My grandfather had one of these, he traded and old .22 revolver to an old WWI veteran for it. Can anyone tell me anymore about it? Is it Rare? how much is it worth?
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June 11, 2008, 02:00 PM
Stossels were made by Retolaza Hermanos of Eibar Spain prior to WWII.
Most were cheap copies of Browning & Colt guns.
Almost zero collector value, other then what it might be worth as a poor quality shooter you cannot get parts for anywhere.
June 11, 2008, 07:52 PM
where can I buy another? the one he has shoots good and if it had no value I should be able to get one cheap right?
June 11, 2008, 08:05 PM
Not meaning any offense to anyone, but this is the kind of gun history that happens all the time. Just because a gun was owned by a war veteran, some folks assume that it is somehow connected with his military service. In some cases, this is true, but in most cases it is simply a gun owned by someone who was in the service. It might have been part of a collection, or a hunting gun, or a defense gun, there is no way to tell.
I have known many WWII veterans who owned .45 M1911/A1 pistols; a few were "bringbacks" (stolen), but most had been bought after the war when they were selling for $29.95, mail order. I have known vets who owned everything from Paterson Colts to Glocks, none of which had any connection with the man's military service. One WWII vet I knew (sadly gone now) collected Civil War carbines. People were continually asking if that Merrill or Burnside was "what you carried in the war."
Families also often misunderstand or are misled. I once met the widow of a man who had been on Omaha Beach on D-Day; she showed me the carbine she said he had carried in that historic landing. Out of respect for the lady I did not comment, but I rather doubt her husband carried an 1873 trapdoor carbine into France.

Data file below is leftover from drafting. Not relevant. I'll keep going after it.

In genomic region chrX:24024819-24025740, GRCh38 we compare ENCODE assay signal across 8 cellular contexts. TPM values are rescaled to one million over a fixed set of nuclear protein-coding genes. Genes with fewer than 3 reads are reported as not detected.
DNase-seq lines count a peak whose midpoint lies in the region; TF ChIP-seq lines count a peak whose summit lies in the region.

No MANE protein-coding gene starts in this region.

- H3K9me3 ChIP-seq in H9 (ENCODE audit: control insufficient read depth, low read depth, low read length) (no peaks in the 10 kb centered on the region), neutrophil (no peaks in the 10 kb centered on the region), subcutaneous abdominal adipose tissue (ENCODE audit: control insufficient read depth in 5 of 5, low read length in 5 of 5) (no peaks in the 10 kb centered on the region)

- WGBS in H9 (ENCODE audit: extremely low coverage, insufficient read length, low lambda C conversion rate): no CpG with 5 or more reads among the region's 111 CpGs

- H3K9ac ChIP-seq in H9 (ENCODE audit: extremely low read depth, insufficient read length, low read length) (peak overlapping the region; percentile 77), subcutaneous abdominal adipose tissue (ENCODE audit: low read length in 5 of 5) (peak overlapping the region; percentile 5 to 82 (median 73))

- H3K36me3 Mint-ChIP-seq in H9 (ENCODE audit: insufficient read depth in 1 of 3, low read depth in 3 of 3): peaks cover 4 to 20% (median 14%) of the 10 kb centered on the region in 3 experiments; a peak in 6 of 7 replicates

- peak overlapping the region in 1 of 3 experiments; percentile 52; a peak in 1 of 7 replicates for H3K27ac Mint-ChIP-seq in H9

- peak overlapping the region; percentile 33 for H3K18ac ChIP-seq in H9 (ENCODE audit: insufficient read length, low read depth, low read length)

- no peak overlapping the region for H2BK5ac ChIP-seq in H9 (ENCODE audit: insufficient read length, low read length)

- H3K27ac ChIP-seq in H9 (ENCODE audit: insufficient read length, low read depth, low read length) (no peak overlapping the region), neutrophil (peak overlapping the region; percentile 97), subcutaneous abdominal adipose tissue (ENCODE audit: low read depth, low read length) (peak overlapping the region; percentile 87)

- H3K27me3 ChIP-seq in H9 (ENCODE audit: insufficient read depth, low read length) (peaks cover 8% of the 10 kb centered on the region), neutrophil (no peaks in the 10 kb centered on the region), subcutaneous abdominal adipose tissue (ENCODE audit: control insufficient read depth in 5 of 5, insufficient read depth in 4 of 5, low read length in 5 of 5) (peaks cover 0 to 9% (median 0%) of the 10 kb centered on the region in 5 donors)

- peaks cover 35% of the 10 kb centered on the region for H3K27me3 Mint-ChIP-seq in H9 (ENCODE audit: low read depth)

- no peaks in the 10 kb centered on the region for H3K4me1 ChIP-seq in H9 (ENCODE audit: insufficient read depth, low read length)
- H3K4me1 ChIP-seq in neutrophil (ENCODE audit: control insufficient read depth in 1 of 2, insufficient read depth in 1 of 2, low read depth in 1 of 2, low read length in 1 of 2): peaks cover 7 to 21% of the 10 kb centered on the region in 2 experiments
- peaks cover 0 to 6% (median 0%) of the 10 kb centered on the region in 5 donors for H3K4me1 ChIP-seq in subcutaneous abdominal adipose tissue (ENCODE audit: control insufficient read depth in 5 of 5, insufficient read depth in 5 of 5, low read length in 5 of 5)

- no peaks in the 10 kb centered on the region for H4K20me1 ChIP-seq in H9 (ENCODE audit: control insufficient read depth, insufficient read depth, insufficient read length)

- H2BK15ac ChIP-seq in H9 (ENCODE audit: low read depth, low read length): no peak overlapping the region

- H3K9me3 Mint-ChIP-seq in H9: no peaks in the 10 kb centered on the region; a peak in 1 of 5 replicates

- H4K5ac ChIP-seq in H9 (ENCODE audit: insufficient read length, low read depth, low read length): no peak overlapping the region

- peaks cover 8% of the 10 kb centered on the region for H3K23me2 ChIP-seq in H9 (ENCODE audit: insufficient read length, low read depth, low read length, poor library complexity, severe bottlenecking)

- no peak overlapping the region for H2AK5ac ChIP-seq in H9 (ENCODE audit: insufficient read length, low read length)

So, a gun owned by a veteran is just that, a gun owned by a veteran. Unless it has some special - and documented - history, it is worth no more than the same gun owned by someone who never wore a uniform.
June 11, 2008, 08:44 PM
In excellent condition the Stosel is listed at 200, down to 50 in poor. Not rare, maybe scarce since they did not survive the 1936 Spanish civil war. If you shop the gun shows you will find another or else a copy. While the major Spanish gun makers used steel that was as good as any used in Europe at the time, this was not true of the small cottage type gun makers such as Retolaza, In many cases the steel used was in reality " cast steel " and very inferior. Parts will wear very rapidly. Because the final fitting was done by hand using files and a grinder parts will ofter not interchange, even between two guns of the same type and maker. Used parts from parts guns ( and there are a lot of them) are the only parts source other than magazines, and even current made magazines ofter will not function. Most of these Eibar guns are best used in a wall display and not fired. Your choice, with ten fingers a couple can always be spared.:)
June 12, 2008, 12:35 PM
understood....about the veteran thing...I don't know where he got it. I was just mentioning it I was not saying he brought it back or anything. well thank you all for answering my question. I just thought it was a neat little gun that I would try to find information about.